I didn't think then, and don't think now, that Heidi proved her case:
It seems to me that the jury is still out as to whether this dominance imagery “pervades” the superhero genre as Alexa claims. Heidi names three examples of similar-looking image but doesn’t (at least in this post) claim that it’s pervasive. Steven Stahl cites one other example that may be the only one I’ve read, too long ago to remember anything except a general impression that MS. MARVEL was a really vanilla book.Now, here's a new thought::
I think you need more than four examples to prove pervasiveness. Should I check out WOMEN IN REFRIGERATORS?
Another general impression I’ve had is that there are more triumphant, kickass female characters in comic books than at any other time in comic-book history. But maybe that’s just me.
Suppose I am right, and there exist within any given year, contrary to Heidi and WIR, far more depictions of triumphant rather than trounced heroines in U.S. comics books specifically and in U.S. media generally. Admittedly, to assert this, one cannot define a "heroine" simply as any lead female character: it would have to be a character possessed of ample power to defend herself in a violent situation-- which would certainly be the principal context for costumed superheroines, though not for the Lifetime Channel's treasure-trove of endlessly imperilled female leads.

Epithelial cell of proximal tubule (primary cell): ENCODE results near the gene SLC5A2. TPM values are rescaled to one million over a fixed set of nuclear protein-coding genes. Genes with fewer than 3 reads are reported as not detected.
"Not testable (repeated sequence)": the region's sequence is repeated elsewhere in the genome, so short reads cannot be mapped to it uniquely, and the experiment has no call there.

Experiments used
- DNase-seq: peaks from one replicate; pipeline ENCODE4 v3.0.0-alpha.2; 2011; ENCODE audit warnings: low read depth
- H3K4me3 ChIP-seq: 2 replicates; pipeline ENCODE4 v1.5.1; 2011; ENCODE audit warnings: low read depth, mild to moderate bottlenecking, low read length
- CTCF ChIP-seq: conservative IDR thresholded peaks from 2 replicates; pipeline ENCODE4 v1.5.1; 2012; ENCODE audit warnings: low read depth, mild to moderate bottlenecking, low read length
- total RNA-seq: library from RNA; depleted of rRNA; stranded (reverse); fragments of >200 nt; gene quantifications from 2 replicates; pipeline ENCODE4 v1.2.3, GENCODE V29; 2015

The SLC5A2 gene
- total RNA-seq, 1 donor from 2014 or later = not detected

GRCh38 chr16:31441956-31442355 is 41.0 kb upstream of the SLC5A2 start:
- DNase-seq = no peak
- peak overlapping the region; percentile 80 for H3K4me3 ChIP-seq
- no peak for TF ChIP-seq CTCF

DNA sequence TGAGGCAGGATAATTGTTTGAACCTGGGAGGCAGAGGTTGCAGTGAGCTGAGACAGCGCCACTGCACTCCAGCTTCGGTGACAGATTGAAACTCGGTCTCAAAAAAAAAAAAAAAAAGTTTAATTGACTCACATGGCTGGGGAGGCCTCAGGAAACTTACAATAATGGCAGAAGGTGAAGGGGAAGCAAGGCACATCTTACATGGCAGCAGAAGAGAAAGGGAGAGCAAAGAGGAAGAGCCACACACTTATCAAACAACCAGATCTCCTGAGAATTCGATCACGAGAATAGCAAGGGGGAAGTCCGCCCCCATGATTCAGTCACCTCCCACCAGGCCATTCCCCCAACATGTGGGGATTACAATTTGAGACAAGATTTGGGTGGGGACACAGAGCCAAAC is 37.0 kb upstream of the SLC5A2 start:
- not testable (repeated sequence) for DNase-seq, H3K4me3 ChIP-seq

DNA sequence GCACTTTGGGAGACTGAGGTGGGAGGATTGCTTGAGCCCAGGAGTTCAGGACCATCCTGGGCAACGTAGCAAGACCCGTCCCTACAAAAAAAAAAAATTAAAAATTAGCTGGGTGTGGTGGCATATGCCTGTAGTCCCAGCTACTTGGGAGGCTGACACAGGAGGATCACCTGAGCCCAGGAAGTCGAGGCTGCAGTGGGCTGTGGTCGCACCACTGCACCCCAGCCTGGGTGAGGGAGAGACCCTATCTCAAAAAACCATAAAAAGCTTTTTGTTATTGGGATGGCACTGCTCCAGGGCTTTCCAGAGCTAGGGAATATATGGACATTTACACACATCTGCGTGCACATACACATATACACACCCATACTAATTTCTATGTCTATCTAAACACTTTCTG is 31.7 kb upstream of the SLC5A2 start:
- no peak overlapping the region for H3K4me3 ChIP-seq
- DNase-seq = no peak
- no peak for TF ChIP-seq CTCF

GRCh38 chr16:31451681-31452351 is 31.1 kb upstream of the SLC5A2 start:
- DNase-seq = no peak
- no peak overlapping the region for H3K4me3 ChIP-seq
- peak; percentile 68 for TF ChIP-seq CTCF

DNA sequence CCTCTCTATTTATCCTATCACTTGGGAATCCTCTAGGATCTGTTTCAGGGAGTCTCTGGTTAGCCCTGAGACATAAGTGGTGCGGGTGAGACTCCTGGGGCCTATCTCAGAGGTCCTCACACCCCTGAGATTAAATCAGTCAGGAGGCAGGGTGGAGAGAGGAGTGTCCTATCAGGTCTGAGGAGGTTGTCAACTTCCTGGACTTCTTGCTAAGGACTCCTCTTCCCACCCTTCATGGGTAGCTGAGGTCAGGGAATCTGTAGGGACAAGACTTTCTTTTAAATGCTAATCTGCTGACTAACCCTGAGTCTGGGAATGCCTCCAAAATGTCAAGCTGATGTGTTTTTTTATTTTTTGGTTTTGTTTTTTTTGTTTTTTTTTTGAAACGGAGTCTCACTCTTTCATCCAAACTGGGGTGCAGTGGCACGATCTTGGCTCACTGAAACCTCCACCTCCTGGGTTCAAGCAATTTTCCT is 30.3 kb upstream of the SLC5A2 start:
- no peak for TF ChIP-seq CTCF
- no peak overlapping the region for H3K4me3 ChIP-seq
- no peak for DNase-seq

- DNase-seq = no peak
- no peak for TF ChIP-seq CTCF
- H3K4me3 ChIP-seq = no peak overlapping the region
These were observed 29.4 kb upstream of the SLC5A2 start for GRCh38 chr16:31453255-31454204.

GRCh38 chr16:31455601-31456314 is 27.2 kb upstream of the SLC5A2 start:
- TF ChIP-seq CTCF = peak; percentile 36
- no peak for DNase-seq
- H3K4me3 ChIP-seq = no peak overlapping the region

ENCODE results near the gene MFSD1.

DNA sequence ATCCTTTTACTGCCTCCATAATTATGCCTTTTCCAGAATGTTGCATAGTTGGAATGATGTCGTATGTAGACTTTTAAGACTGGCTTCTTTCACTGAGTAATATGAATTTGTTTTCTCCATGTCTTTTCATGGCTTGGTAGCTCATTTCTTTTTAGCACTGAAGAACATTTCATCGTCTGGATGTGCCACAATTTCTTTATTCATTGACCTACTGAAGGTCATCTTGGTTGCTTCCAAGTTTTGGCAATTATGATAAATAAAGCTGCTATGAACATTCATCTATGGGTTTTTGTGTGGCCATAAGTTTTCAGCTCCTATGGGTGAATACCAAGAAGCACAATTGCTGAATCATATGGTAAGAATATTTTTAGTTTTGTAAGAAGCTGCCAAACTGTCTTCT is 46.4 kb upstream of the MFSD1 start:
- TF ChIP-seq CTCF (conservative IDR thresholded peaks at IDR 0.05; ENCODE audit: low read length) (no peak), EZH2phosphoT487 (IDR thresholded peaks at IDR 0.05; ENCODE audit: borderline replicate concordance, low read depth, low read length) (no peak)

IF that were indeed the case, then it could be that "Superheroines Demise," if its organizers and contributors are dominantly U.S. citizens/residents, might be a reaction AGAINST the valorization of superheroes in mainstream media, as opposed to being an outgrowth of a general male audience's imperfectly-concealed desire to torment the female figure. ("Not that there's anything wrong with that"-- at least, AS LONG AS IT'S A FRICKING FICTIONAL CHARACTER!)
Naturally, I'm not interested enough in the answer to go out and buy every mainstream comic book that features a (super)heroine and count the number of times she kicks ass as opposed to the number of times she's slammed silly. Even if I did, statistics alone would never prove the matter. People on either side of the question would believe what they want to believe.
But here's the point to which my series-title, "Mystery of Mastery," refers:
Is there as radical a disconnect as some would believe between the triumphant and trounced modes?
Do not both depend on the arousal of sensation, in reaction against ideas transmitted through cultural matrices (such as fiction)?
I'll go into more detail in future essays. But in parting I'll point out that where the Japanese are concerned, they pretty much corner the market on every type of fetish imagineable-- and that I may be able to find at least one "triumphant" Japanese superheroine for every "trounced" one in Curt's survey.